Two Of A Kind: Cheap Cheery Clones

And TikTok users are delighted to compare them side by side. Fashion has a new form of entertainment. Its future looks bleak

On TikTok, they love comparing their favourite brands. Left: Beatriz (Bstyle). Right: iam.awilda. Screen grabs from respective TikTokers

By Pearl Goh

Is it still flattery when a piece of clothing is a likeness of an unoriginal? Okay, we’re living in confusing times and fashion is totally stupefying. Who is able to tell brands apart these days when, for example, Gucci is hacking Balenciaga (and vice versa)? Or, Prada is looking like Adidas? But, however blurred the lines have become, surely there is no kick in buying a knock-off of a knock-off? Or has the consumption of fashion become this perverse? Something is going on that is baffling. TikTok has been sending me notifications of “versus” videos. These are of women wearing identical pieces from Zara and Shein. No, I have not been searching any of these brands and I am not on TikTok. Yet, strangely, I have been receiving notification of the existence of these lurid, goofy comparisons.

The women in these videos seem to get some kick out of juxtaposing the identical clothes, and posing as if they have found the greatest joy of life. Did they actually buy two identical garments to make these enlightening TikTok videos? I do not know. But I was burning with curiosity. Are there that many Zara lookalike clothes by Shein? When I Googled ‘Zara versus Shein’ one afternoon, the first result read: “Discover zara vs shein ’s (sic) popular videos | TikTok”. Splendid SEO at work! There was a list of ten TikTokers’ posts to look at that has already attracted a whopping “25.9B” views! I was clearly late for the show. These women know what they’re doing. Instagram has caught up too, with one Dupes Nation offering a predominance of Zara-versus-Shein photos-only posts.

Are they creating content that is deliberately not like the “haul” videos of other TikTokers?

It is hard to make out why these girls are doing this, or what they’re hoping to achieve. Are they creating content that is deliberately not like the “haul” videos of other TikTokers? Are they doing their followers a favour by showing the latter the cheaper option to buy (prices are often put up)? Are they exposing something that could be detrimental to one brand? I can’t tell. I wonder if this comparison is a real exposé when we already know that Shein has been accused of plagiarism (the TikTok hashtag #sheinstolemydesign has received 6.4M views!) and the Chinese brand has been facing copyright disputes with Dr Martens and Levi’s, according to news reports. Even smaller, indie brands are not let off the hook. Dead-ringers of Marine Serre and Cult Gaia were also shared online.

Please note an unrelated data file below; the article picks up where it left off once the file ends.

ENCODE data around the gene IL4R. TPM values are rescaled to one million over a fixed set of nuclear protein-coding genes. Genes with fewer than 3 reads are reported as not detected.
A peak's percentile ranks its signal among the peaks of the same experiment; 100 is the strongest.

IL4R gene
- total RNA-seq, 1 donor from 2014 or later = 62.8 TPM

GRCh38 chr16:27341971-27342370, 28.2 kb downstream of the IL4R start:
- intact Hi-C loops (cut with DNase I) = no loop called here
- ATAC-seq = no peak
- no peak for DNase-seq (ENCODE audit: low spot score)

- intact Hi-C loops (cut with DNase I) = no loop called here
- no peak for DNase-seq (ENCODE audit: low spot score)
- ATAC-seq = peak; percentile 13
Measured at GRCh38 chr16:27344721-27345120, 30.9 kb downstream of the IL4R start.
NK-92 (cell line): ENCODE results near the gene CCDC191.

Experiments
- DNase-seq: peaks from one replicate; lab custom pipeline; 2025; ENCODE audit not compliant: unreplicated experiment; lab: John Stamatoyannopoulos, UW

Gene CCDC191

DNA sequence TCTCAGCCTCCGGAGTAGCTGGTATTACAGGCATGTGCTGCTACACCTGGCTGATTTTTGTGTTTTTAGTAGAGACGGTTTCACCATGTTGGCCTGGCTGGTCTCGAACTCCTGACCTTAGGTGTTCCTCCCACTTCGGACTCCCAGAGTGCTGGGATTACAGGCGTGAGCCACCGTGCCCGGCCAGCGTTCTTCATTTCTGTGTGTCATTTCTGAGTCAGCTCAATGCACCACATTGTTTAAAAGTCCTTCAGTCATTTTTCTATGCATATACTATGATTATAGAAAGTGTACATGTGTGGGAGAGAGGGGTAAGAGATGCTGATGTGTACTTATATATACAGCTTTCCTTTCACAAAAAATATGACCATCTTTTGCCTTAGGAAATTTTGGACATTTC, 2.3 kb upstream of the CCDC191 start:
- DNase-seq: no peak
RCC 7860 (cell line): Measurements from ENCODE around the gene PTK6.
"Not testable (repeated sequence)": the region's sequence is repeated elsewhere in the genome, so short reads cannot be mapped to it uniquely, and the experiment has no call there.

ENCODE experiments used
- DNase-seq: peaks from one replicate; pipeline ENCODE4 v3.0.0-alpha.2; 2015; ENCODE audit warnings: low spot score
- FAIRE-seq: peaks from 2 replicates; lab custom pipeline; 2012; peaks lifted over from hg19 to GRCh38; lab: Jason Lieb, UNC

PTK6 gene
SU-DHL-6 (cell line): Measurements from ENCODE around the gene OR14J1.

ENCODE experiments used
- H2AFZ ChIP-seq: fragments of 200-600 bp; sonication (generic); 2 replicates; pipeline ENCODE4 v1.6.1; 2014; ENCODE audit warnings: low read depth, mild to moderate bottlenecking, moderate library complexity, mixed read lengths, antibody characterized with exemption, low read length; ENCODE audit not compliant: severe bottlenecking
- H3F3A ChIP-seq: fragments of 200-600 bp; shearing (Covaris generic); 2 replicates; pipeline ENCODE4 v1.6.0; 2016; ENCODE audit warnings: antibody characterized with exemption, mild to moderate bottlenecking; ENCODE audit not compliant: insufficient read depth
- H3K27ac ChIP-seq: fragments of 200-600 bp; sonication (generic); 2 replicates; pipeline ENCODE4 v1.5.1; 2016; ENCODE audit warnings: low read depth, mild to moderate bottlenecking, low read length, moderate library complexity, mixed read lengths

While it’s rife among some fast (and ultra-fast) fashion brands to be ‘inspired’ by others, the problem at Shein, as widely reported, is particularly more acute. Never mind that these are litigious times. The brand’s big-data approach to design means they need to also consider what sells well for others, or what styles are trending on social media. This is no longer some high-low, looking-at-the-stars product development to better position a brand—that’s so yesteryear; this is looking at one’s peers to exceed. And better still, with a lower price for the end product. These days, as fans of Shein and company will say, there is no shame in buying cheap and dressing cheap. Not at all.

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